Last week (see “The Very Thing I Wanted”), I wrote T.E.S.T. Kitchen, an upcoming Marvel Infinity Comic that gave me something I’ve long wanted; a science fiction cooking comic that came complete with recipes. Unfortunately, it was only after I wrote that column that I came across a New York Times article dated July 23 about Webtoons and Infinity Comics that had some interesting things to say about webcomics and their relation to print ones.
You’ll be happy to know that “print comics are far from dead” and “sales exploded during the pandemic.” Comic book fans still make “weekly pilgrimages to their local shops to buy the latest issues about their favorite caped-and-cowled adventurers” also known as “Wednesday Warriors” (I confess to having missed a lot of memos over the years, but if this is actually a thing it’s certainly news to Steve) who skew “mostly male.”
Meanwhile, Webtoons are “where readers under 25 live” and the “explosion of webcomics has been driven by tapping into an audience the industry had long overlooked; young, female readers” More than half of its 82 million users are Gen Z and Millennial women. Leeanne Krecic, creator of the webcomic "Let's Play" about "a young woman who wants to design video games is quoted as saying "The majority of American comics have been the hero story, which is great...nothing wrong with that..." but "in Korea and Japan, they've been telling the romance story, the high school story". And Ken Kim, Webtoon's chief executive for North America, is quoted as saying that “successful digital creators understand that young readers -- the platform's target demographic -- tend to want stories reflecting their lifestyles and dreams.”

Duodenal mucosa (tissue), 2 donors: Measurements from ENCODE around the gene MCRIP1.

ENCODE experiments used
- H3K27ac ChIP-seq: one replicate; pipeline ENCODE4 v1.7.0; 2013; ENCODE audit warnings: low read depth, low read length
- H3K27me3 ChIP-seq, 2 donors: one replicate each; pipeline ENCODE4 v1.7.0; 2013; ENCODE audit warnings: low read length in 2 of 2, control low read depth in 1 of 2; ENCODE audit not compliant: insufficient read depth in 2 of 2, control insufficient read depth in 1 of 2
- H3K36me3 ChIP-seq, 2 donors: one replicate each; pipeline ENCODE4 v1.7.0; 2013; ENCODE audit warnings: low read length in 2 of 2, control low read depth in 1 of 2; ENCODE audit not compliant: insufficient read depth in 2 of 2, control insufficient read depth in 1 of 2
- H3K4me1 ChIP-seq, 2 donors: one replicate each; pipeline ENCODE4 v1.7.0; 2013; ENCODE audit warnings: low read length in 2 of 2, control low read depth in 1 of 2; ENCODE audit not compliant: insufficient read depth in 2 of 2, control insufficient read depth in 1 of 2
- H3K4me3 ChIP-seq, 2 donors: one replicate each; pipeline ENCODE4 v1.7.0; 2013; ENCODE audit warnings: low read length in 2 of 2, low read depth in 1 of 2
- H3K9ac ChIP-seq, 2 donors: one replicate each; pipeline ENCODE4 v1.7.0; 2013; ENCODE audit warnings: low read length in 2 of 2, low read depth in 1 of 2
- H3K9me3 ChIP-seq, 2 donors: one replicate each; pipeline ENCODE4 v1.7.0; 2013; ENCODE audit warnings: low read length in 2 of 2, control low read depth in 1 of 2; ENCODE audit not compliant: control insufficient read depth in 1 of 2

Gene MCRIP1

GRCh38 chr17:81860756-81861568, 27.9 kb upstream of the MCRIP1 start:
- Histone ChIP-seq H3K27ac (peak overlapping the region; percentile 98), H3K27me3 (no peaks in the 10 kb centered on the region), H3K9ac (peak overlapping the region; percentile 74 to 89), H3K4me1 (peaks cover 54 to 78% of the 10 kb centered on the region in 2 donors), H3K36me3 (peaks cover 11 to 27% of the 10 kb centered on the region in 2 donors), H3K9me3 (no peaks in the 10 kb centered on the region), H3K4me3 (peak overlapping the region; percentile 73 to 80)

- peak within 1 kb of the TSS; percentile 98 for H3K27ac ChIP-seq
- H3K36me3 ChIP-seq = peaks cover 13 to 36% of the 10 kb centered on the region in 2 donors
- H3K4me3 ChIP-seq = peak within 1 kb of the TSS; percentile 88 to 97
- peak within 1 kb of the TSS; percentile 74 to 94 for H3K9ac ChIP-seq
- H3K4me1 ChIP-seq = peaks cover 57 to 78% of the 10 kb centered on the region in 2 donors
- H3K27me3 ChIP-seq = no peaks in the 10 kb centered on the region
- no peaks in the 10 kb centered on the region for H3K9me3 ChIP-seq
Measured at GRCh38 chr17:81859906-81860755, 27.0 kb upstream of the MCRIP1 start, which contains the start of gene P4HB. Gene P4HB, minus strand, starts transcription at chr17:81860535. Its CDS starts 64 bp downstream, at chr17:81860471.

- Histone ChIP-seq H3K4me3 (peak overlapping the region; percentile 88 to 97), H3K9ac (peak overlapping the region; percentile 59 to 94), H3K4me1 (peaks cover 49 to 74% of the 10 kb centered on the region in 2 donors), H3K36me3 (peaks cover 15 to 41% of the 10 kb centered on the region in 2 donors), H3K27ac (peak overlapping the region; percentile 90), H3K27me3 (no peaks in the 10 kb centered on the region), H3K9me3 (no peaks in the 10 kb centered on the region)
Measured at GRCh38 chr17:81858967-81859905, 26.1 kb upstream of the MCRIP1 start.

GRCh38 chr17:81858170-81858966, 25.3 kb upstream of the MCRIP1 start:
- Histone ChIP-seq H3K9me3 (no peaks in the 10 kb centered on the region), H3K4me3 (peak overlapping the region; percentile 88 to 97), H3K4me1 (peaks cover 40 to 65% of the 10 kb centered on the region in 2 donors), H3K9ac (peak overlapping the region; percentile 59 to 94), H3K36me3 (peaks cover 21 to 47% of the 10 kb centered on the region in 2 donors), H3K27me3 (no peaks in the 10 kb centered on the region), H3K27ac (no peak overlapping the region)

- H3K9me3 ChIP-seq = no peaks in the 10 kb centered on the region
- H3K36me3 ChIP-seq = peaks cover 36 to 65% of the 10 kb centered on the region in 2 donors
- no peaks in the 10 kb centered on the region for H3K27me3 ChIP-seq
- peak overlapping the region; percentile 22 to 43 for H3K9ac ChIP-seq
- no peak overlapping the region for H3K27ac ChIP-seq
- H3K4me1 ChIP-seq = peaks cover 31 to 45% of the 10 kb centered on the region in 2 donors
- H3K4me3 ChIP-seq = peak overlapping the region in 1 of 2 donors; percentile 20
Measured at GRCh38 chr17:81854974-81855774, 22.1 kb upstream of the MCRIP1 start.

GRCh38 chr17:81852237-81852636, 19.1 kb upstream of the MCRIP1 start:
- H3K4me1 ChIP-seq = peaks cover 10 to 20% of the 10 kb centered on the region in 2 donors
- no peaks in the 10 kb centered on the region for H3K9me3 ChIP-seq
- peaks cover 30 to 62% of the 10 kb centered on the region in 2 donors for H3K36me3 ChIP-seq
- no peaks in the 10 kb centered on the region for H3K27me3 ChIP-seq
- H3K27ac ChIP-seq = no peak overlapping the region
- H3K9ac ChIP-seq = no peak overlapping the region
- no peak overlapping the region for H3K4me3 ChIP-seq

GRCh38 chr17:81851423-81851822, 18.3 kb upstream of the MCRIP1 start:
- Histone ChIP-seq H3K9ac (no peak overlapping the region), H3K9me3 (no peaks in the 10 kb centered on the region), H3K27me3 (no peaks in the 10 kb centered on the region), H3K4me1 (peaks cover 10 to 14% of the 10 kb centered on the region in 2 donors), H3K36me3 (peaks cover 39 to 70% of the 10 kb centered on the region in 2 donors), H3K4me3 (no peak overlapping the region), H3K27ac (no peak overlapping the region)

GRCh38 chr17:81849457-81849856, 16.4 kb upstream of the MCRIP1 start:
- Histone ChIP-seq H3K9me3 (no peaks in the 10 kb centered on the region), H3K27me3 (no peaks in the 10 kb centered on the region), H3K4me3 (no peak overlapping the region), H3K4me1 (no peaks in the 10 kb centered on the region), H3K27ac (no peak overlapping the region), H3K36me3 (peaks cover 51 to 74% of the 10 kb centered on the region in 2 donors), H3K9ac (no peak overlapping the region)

While it’s primarily about Webtoons, it does major another webcomics platform, Tapas Media, which says more than 80 percent of its readers are between 17 and 25 and roughly two-thirds are women. Michael Son, Tapa’s vice president of content, said:
"We wanted to get rid of gatekeepers... the readers directed what content directions we were taking. What organically popped up was a very young, very female-centric readership that was also reflected in the creator base."
I know I’ve been extravagantly praising Harley Quinn: The Animated Series: The Eat. Bang! Kill! Tour by Tee Franklin and Max Sarin (see “ Bursting With Pride”), but I didn’t dare hope that there would be more. But there is, the sequel, Harley Quinn: The Animated Series Legion of Bats# 1, which is a six-issue mini-series coming out in October that has Harley joining up with the Bat-Family while her BFF/GF Ivy finds herself heading up the Legion of Doom. The art this time is by Shae Beagle who drew Moonstruck by Lumberjanes co-writer and co-creator Grace Ellis, and from his pencils from the first issue that has been posted online, I don’t think I’ll be disappointed.
The opinions expressed in this column are solely those of the writer, and do not necessarily reflect the views of the editorial staff of ICv2.com.